Adverbs of Place

Over at the Culips Facebook page, we’ve been getting a lot of questions lately about why in English we don’t use the preposition to with words like home, downtown, and outside. (You can check out the Culips Facebook page at

So why do we say “I’m going to school” but not “I’m going to home”? Instead, we say “I’m going home,” with no preposition.

As many English teachers (and probably all English students!) will tell you, English can sometimes be a weird language, and there are some things about it that you just have to get used to by listening and reading as much as you can until things start to sound natural to you.

But that explanation isn’t very helpful when you just want to know WHY something is the way it is. So here’s my attempt at explaining why we don’t use the preposition to with certain words, like home, inside, and away.

When we say, “I went home,” the word home isn’t being used as a noun. It’s not a specific, physical place the way that school is. It’s more of an abstract, general idea. So in this case, the word home is actually an adverb (“an adverb of place” is the technical term), which doesn’t require a preposition. There are other adverbs of place like this too, and we don’t use a preposition with any of these words either.

Some examples are:
• inside/outside – It’s too cold out here. Let’s go inside.
• downstairs/upstairs – Can you please go downstairs and turn the TV off?
• downtown/uptown – Yesterday we went downtown to do some shopping.
• here/there – How was your vacation in Hawaii? I really want to go there someday!
• somewhere/anywhere – I don’t feel like going anywhere today. Let’s stay home.
• abroad – Last year I went abroad to study English.
• away – Go away. I don’t want to talk to you right now.
• back – I forgot my hat at the restaurant, but I went back and luckily it was still there.

But unlike with the words listed above, you can also use the word home as a specific place, but then you have to add the preposition to, and you also have to specify whose home it is. For example, if your friend came over for dinner, you could say, “She came to my home last weekend.” If you only said “She came home last weekend,” it would sound like you both share the same home. For example, you could say, “My wife was visiting her parents out of town, but she came home last weekend.”

We can think about this abstract/general concept to explain why we sometimes do and sometimes don’t use a preposition with home, but the truth is, it can be confusing. This is definitely one of those things that you just get better at the more you use and hear the language, but maybe this little explanation will help you to remember until then!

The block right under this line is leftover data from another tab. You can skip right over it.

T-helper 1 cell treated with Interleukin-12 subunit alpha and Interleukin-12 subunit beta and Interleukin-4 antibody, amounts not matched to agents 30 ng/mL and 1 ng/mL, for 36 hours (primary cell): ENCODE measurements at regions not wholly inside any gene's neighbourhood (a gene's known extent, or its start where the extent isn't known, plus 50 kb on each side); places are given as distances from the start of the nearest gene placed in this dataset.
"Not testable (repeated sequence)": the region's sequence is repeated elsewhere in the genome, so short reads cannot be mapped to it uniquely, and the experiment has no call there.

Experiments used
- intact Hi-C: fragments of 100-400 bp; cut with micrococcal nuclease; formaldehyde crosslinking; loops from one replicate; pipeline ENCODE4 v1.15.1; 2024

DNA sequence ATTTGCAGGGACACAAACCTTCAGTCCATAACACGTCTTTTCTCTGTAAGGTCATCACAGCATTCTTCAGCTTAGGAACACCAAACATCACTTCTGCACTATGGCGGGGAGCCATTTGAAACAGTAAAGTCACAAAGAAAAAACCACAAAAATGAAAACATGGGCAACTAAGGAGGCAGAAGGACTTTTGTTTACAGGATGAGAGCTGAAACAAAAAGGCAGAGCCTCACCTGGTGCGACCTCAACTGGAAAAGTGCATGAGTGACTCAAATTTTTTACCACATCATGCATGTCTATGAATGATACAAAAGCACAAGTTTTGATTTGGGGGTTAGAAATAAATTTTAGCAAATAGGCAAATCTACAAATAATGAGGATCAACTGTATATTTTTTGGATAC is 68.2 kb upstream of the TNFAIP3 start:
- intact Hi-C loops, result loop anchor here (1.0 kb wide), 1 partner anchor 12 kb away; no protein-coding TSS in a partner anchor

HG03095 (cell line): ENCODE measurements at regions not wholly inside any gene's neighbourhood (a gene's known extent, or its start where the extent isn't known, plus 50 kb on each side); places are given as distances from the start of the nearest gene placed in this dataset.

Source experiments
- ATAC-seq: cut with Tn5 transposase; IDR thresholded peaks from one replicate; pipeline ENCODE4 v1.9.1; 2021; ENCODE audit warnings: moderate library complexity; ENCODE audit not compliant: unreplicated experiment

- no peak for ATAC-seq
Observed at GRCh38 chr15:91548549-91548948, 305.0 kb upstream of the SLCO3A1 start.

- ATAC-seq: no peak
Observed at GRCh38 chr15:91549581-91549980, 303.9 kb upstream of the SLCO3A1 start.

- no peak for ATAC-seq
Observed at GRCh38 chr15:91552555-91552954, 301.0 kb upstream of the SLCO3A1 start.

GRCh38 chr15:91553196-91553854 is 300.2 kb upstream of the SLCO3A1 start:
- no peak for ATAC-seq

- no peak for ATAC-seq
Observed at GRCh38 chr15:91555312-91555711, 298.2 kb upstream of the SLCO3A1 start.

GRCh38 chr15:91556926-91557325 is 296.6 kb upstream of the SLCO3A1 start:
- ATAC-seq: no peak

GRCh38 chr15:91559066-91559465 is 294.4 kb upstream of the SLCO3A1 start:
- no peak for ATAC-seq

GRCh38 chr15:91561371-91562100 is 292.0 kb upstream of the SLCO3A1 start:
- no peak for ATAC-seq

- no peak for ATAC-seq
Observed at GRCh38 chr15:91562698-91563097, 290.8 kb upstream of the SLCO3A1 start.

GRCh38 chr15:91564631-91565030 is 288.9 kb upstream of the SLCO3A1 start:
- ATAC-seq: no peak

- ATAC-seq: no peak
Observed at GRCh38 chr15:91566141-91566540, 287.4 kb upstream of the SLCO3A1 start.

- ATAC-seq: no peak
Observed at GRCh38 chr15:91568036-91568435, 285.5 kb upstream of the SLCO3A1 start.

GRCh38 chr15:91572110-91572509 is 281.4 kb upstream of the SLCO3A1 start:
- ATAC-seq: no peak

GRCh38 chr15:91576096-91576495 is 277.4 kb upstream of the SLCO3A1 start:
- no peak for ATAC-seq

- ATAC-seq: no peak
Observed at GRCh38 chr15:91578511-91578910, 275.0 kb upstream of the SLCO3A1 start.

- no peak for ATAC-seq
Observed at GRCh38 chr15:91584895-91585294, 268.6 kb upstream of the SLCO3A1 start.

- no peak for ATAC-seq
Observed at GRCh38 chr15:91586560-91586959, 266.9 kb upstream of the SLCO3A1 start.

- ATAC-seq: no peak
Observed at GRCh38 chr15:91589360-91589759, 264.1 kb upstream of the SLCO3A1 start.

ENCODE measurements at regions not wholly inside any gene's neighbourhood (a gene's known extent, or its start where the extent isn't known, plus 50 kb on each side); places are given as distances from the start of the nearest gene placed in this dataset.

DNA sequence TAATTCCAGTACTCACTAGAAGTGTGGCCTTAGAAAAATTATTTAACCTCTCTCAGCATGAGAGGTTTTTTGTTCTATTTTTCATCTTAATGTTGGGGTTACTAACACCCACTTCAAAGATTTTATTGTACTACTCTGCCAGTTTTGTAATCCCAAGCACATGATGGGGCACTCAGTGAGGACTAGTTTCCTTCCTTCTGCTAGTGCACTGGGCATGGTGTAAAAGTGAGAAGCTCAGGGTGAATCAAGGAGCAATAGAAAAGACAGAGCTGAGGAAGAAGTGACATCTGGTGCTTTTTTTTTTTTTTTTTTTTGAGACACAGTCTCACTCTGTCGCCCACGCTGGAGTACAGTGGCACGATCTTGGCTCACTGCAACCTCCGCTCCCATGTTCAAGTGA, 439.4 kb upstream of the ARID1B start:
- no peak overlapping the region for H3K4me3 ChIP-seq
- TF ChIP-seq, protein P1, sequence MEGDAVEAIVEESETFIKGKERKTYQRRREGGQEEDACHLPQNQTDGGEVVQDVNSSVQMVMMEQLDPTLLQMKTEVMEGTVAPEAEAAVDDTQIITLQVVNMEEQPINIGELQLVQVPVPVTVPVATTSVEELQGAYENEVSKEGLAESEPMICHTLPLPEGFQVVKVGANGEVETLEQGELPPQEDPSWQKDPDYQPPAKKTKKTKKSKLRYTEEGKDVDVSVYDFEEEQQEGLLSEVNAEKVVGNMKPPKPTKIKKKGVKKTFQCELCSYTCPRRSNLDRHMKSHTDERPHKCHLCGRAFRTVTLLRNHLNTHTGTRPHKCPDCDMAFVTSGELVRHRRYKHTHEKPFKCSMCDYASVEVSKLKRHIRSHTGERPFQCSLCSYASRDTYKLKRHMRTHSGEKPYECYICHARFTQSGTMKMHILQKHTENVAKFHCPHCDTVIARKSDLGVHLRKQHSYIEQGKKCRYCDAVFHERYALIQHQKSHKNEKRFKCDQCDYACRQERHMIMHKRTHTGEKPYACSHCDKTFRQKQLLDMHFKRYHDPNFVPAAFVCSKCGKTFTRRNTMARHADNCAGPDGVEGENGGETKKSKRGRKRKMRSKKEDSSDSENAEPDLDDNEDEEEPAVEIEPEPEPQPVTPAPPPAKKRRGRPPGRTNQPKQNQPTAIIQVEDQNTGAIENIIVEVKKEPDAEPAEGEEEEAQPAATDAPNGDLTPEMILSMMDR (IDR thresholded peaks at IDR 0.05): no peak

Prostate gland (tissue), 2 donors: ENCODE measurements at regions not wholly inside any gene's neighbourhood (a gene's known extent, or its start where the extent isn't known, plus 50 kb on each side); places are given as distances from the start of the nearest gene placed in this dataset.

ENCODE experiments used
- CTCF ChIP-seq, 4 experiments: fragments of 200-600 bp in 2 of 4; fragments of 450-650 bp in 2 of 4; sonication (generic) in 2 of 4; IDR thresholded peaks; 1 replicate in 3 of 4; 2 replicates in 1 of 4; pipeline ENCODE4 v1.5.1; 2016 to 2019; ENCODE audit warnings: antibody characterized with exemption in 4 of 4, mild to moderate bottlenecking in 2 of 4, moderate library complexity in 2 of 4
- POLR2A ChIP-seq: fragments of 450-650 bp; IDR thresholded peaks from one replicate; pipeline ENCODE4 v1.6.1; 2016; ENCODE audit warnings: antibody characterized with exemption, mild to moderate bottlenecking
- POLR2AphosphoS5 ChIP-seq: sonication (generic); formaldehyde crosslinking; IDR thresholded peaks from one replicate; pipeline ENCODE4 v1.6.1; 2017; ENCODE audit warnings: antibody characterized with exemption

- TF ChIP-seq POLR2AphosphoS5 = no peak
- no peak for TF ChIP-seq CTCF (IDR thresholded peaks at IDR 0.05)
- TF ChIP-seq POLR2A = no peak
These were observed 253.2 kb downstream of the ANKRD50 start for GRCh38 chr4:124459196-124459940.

Spoken interview

Posted by Andrew Bates
23 Aug, 2017

In this special bonus episode, we talk to our friends at Spoken about an exciting way to improve...

How can I improve my English?

Posted by Andrew Bates
2 Feb, 2017

Here at Culips, two of the questions we get asked all the time are: 1. How can I...

Nostalgic Canadian Kids’ TV: Show notes

Posted by Andrew Bates
18 Oct, 2016

In Chatterbox episode #175, Morag and Andrew talk all about their favourite Canadian TV shows for kids. They make...

Pictures from Suzanne’s adventure in Costa Rica!!

Posted by Andrew Bates
3 Oct, 2016

Suzanne shared some great stories about her adventure in Costa Rica in Chatterbox episode #173. Here are some pictures...

Vietnamese Menu

Posted by Andrew Bates
12 Sep, 2016

In Real Talk #4, we talked about ordering lunch at a Vietnamese restaurant. Here are a couple of...

Ordering Lunch at Tim Hortons

Posted by Andrew Bates
1 Sep, 2016

In Real Talk #3, we talk about ordering lunch at Tim Hortons, a Canadian fast food restaurant named...

Sue’s Karaoke Cuts

Posted by Andrew Bates
24 Aug, 2016

In Chatterbox #170, Sue tells us that she sang Karaoke during her trip to Orlando, Florida. Here are...

Does Mozart eat Pizza and Mozzarella: TS or ZZ?

Posted by Andrew Bates
25 Jul, 2016

We recently had a message on Facebook inquiring as to why we pronounce PIZZA, MOZART, NAZI, and MOZZARELLA...

In A Cab Comprehension Questions

Posted by Andrew Bates
22 Jul, 2016

In our latest episode, Real Talk 001: In A Cab, we asked you three comprehension questions. If you...

Pizza Ladder

Posted by Andrew Bates
13 Jun, 2016

A Culips listener from South Korea sent us an email asking about Andrew’s use of the expression pizza...

5 Ways You Can Support Culips

Posted by Andrew Bates
21 Apr, 2016

A lot of people ask us how they can support Culips. Your support means we can dedicate more...

Tips for Learning English

Posted by Andrew Bates
27 Mar, 2016

Everyone knows that learning English is difficult, but don’t worry—Culips is here to help! We’ve put together a...

Happy New Year!

Posted by Andrew Bates
1 Jan, 2016

The holidays provide a great opportunity to take some time and reflect back on the past 365 days....